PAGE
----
Undoing Dalit movements

Sometimes titles can be misleading, this book is about Dalits and not about caste. Suraj Yengde, currently a post-doctoral fellow at the Harvard Kennedy School, belongs to the genre of non-resident Indian Dalit writers, living in the USA, like Yashica Dutt (Coming Out as Dalit, 2019) and Sujatha Gidla (Ants Among Elephants: An Untouchable Family and the Making of Modern India, 2017).

Undoing Dalit movements

The book has missed in entirety the journey of a discriminated and oppressed community and its struggle for equality based on constitutional methods. AFP

Raja Sekhar Vundru

Sometimes titles can be misleading, this book is about Dalits and not about caste. Suraj Yengde, currently a post-doctoral fellow at the Harvard Kennedy School, belongs to the genre of non-resident Indian Dalit writers, living in the USA, like Yashica Dutt (Coming Out as Dalit, 2019) and Sujatha Gidla (Ants Among Elephants: An Untouchable Family and the Making of Modern India, 2017). 

Sujatha and Yashica’s writings reflect an enduring Dalit identity and both explain their life’s journey to make us understand the impact of caste and Dalit identity. Yashica’s story is told with utter honesty and her travails as a student facing casteist fellow students. Sujatha Gidla, now a celebrated writer, reflects the time of her student life, caste discrimination and state oppression vividly. Yengde starts telling his story but abruptly stops with his childhood. 

Yengde migrated from India in 2011, studied human rights law in the UK; did doctoral work in Johannesburg on South African Indian diaspora before reaching Harvard. Yengde belongs to a poor Dalit urban working-class family and frequently weaves his autobiographical accounts in the narrative. Interspersing his working-class poverty and Dalit identity, Suraj Yengde tries a myriad one-pager opinions agglutinised into a larger book.

Yengde describes his books as an “ethnography of the sociality of caste”. An ethnographer is a participant-observer who spends ample time with the targeted community and cannot pass judgment on his subjects. But Yengde crosses this line and becomes a pamphleteer of varicose anger. For a writer with a Harvard tag, Yengde doesn’t bring in any fresh perspective either on Ambedkar or on caste. His ethnography project reflects a puerile anger of his childhood, grossly missing the methodology. 

Yengde relies mainly on his occasional NRI-style travels to India and meetings with Dalit employees, among others. The academic rigour disappears in the book and converts into a toxic diatribe against salaried Dalits, juxtaposing as ethnography.

Yengde deals with Dalit matters, with his reflections on being a Dalit, as he classifies Dalits into many shades of Dalits and the middle class. He then focuses on Dalit capitalism and adds an unrelated chapter on Brahminism. He hands us over a new ethnographic classification of Dalits as: token Dalits; conservative Dalits; reactive Dalits; elite Dalits; Dalits as salaried hypocrites; third-generation Dalits; third-generation millennials; self-obsessed Dalits; harmful Dalits; greedy Dalits and radical Dalits. He doesn’t tell us to which of these categories he belongs to.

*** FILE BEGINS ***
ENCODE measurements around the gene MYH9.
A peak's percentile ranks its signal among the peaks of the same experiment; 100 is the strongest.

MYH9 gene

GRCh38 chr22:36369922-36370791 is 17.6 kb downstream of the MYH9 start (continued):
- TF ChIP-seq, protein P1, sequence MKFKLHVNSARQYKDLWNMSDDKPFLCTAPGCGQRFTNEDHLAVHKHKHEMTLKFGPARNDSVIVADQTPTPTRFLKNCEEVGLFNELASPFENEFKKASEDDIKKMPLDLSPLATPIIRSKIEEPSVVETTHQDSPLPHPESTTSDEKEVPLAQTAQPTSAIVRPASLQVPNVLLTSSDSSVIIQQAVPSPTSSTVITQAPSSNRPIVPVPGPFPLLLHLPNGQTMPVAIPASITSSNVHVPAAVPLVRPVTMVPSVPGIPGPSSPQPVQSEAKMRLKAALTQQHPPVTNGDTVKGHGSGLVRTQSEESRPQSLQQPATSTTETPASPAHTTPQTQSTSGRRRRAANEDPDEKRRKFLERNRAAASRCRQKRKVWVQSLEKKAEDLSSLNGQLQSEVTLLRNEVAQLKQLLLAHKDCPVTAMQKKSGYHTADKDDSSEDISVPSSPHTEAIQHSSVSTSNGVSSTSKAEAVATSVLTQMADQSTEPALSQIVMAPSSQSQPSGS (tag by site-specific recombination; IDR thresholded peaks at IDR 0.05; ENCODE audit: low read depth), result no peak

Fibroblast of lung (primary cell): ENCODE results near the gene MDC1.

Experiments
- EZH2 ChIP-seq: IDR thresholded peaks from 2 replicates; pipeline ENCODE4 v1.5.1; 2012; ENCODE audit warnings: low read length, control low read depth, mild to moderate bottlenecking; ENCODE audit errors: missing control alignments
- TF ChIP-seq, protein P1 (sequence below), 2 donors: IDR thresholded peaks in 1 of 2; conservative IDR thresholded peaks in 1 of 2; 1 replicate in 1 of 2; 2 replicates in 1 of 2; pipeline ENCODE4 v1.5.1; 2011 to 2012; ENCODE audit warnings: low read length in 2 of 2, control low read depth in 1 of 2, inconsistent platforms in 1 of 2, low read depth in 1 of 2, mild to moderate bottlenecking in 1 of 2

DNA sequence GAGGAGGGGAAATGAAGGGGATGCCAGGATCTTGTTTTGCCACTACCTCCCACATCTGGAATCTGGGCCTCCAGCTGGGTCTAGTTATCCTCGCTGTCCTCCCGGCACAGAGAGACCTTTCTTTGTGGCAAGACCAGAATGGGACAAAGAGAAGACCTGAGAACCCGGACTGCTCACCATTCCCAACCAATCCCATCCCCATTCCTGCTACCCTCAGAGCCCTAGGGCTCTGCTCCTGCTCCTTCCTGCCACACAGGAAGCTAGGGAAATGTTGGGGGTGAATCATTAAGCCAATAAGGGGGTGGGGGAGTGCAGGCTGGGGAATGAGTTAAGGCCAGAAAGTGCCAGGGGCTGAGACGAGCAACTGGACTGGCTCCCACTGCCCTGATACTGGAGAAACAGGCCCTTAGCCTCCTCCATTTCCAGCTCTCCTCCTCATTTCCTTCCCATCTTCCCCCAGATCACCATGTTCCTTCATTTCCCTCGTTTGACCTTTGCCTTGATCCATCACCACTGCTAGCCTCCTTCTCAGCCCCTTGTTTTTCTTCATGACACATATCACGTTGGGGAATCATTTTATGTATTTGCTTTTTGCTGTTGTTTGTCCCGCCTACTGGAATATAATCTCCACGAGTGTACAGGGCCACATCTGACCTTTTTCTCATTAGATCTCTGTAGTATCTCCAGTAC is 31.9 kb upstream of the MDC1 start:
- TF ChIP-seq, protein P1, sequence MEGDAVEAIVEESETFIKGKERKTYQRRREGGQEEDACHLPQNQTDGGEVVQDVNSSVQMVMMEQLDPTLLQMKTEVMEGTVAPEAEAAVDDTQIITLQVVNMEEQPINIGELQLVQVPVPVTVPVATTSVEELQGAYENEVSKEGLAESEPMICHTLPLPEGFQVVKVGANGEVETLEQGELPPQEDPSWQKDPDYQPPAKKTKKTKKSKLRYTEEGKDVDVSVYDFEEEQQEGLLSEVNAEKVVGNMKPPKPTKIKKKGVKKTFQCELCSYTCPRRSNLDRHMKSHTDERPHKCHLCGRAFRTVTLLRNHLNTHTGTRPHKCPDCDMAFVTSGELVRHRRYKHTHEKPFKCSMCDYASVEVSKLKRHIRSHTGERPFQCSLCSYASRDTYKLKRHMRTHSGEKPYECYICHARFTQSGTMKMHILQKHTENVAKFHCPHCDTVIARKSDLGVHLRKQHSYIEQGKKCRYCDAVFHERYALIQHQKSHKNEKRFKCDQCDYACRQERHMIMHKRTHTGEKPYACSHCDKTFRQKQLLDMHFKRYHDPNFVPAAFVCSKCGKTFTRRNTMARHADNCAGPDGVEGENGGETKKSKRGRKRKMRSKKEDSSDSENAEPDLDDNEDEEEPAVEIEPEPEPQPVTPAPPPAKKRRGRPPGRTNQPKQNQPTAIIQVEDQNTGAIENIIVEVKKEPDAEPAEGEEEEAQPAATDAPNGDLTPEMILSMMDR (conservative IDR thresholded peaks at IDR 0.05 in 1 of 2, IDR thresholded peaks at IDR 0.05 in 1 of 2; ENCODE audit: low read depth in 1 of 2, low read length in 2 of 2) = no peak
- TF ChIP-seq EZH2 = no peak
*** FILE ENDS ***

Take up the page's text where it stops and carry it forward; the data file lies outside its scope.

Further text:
Yengde also attempts to look at the Dalit progress and evolution of post-Independence Dalit development through ethnographic eyes of his childhood. He finds it unacceptable to see Dalit middle class children at an event in Bangalore “armed with sophisticated smart watches and iPhones and cosmopolitan ideas”. 

He also has a problem with children of salaried Dalits going to private schools. He is critical of the fact that Ambedkar’s photo is absent in the drawing rooms of Dalit bureaucrats. He finds a solution though, for the Dalit middle class to “work towards building active solidarity with other oppressed groups in the world”. Yengde’s analysis of the Dalit middle class is based on hearsay and misses the ethnographic rigour of Gurram Srinivas in Dalit Middle Class: Mobility, Identity and Politics of Caste (2016). For that matter, Yengde finds nothing that enthuses him in the Dalit evolution in India since Ambedkar. 

Yengde has three premises in the book. Firstly, to establish that discrimination continues against the Dalits, though he makes no fresh attempt, other than what Yashica Dutt wrote. Secondly, he blames, through his working-class childhood-ethnographic-myopia, Dalit employees, politicians and the Dalit middle class for being “shameless creatures.” Finally, he feels that Dalits should join hands with African-Americans in the USA to forward their struggle.

When Ambedkar studied in New York (1913-16), he was a witness to ‘Black’ struggle to find progress after 50 years of abolition of slavery. Yet, Ambedkar relied on constitutional methods of 1935 and 1950. His engagement with W.E.B. DuBois, the African-American leader and ideologue in 1946, did not go further since he was busy creating the Constitution of India, where he designed remedies to prevent discrimination.

Yengde’s work draws majorly on drawing-room blabber and takes a dangerous trajectory into the untested waters of a scathing attack on the Dalit movement and the Dalit middle class, under the garb of ethnography. People, who endorsed the book like Partha Chatterjee and Pratap Bhanu Mehta, must be chuckling at Yengde’s ethnographic revelation that “salaried Dalits in the bureaucracy…are one of the finest examples of shameless creatures”. 

The journey of a discriminated and oppressed humanity of 250 million and their struggle for equality based on constitutional methods is entirely missing in this book. 

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